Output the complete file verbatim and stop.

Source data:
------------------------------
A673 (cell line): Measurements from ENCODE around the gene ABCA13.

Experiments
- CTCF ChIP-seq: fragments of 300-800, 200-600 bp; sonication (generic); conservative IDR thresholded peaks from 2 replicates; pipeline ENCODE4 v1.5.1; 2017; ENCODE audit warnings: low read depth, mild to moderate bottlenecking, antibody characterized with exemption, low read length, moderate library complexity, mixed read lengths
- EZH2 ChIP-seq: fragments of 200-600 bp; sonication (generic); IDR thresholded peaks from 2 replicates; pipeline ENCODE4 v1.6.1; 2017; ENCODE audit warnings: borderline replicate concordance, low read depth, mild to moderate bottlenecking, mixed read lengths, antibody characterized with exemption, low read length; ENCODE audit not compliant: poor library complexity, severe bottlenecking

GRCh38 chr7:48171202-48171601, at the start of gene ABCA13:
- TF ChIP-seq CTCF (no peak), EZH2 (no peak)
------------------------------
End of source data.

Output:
A673 (cell line): Measurements from ENCODE around the gene ABCA13.

Experiments
- CTCF ChIP-seq: fragments of 300-800, 200-600 bp; sonication (generic); conservative IDR thresholded peaks from 2 replicates; pipeline ENCODE4 v1.5.1; 2017; ENCODE audit warnings: low read depth, mild to moderate bottlenecking, antibody characterized with exemption, low read length, moderate library complexity, mixed read lengths
- EZH2 ChIP-seq: fragments of 200-600 bp; sonication (generic); IDR thresholded peaks from 2 replicates; pipeline ENCODE4 v1.6.1; 2017; ENCODE audit warnings: borderline replicate concordance, low read depth, mild to moderate bottlenecking, mixed read lengths, antibody characterized with exemption, low read length; ENCODE audit not compliant: poor library complexity, severe bottlenecking

GRCh38 chr7:48171202-48171601, at the start of gene ABCA13:
- TF ChIP-seq CTCF (no peak), EZH2 (no peak)